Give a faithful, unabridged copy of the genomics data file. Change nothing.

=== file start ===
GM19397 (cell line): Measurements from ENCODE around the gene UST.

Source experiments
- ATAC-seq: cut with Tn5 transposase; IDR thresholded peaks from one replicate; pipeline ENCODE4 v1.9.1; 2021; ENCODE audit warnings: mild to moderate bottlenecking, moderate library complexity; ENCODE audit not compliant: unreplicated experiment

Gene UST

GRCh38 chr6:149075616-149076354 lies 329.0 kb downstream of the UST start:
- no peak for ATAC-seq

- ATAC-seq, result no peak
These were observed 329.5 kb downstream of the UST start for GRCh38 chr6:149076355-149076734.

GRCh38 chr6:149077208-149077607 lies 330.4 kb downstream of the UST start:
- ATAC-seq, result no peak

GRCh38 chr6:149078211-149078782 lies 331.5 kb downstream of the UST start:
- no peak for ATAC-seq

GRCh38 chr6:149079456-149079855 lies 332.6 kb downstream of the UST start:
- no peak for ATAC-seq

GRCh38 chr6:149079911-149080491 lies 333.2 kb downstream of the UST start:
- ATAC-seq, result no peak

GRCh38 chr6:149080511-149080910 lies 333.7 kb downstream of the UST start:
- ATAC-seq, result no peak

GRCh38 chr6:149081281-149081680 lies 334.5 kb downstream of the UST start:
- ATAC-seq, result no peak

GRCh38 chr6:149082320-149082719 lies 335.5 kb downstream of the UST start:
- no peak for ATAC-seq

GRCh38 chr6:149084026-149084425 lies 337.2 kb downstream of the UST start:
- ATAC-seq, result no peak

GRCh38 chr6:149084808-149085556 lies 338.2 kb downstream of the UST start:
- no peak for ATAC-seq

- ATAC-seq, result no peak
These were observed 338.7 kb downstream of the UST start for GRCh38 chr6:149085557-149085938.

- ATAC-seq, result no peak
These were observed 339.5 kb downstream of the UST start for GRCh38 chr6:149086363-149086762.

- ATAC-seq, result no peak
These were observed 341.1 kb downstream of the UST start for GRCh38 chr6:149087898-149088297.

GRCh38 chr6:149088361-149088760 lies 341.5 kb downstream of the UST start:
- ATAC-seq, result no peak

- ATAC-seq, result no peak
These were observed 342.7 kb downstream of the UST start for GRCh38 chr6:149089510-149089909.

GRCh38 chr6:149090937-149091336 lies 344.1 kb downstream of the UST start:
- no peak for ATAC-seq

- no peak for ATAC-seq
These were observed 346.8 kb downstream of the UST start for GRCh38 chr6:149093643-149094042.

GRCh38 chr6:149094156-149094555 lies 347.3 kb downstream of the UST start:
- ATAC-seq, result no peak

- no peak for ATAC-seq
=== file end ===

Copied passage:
GM19397 (cell line): Measurements from ENCODE around the gene UST.

Source experiments
- ATAC-seq: cut with Tn5 transposase; IDR thresholded peaks from one replicate; pipeline ENCODE4 v1.9.1; 2021; ENCODE audit warnings: mild to moderate bottlenecking, moderate library complexity; ENCODE audit not compliant: unreplicated experiment

Gene UST

GRCh38 chr6:149075616-149076354 lies 329.0 kb downstream of the UST start:
- no peak for ATAC-seq

- ATAC-seq, result no peak
These were observed 329.5 kb downstream of the UST start for GRCh38 chr6:149076355-149076734.

GRCh38 chr6:149077208-149077607 lies 330.4 kb downstream of the UST start:
- ATAC-seq, result no peak

GRCh38 chr6:149078211-149078782 lies 331.5 kb downstream of the UST start:
- no peak for ATAC-seq

GRCh38 chr6:149079456-149079855 lies 332.6 kb downstream of the UST start:
- no peak for ATAC-seq

GRCh38 chr6:149079911-149080491 lies 333.2 kb downstream of the UST start:
- ATAC-seq, result no peak

GRCh38 chr6:149080511-149080910 lies 333.7 kb downstream of the UST start:
- ATAC-seq, result no peak

GRCh38 chr6:149081281-149081680 lies 334.5 kb downstream of the UST start:
- ATAC-seq, result no peak

GRCh38 chr6:149082320-149082719 lies 335.5 kb downstream of the UST start:
- no peak for ATAC-seq

GRCh38 chr6:149084026-149084425 lies 337.2 kb downstream of the UST start:
- ATAC-seq, result no peak

GRCh38 chr6:149084808-149085556 lies 338.2 kb downstream of the UST start:
- no peak for ATAC-seq

- ATAC-seq, result no peak
These were observed 338.7 kb downstream of the UST start for GRCh38 chr6:149085557-149085938.

- ATAC-seq, result no peak
These were observed 339.5 kb downstream of the UST start for GRCh38 chr6:149086363-149086762.

- ATAC-seq, result no peak
These were observed 341.1 kb downstream of the UST start for GRCh38 chr6:149087898-149088297.

GRCh38 chr6:149088361-149088760 lies 341.5 kb downstream of the UST start:
- ATAC-seq, result no peak

- ATAC-seq, result no peak
These were observed 342.7 kb downstream of the UST start for GRCh38 chr6:149089510-149089909.

GRCh38 chr6:149090937-149091336 lies 344.1 kb downstream of the UST start:
- no peak for ATAC-seq

- no peak for ATAC-seq
These were observed 346.8 kb downstream of the UST start for GRCh38 chr6:149093643-149094042.

GRCh38 chr6:149094156-149094555 lies 347.3 kb downstream of the UST start:
- ATAC-seq, result no peak

- no peak for ATAC-seq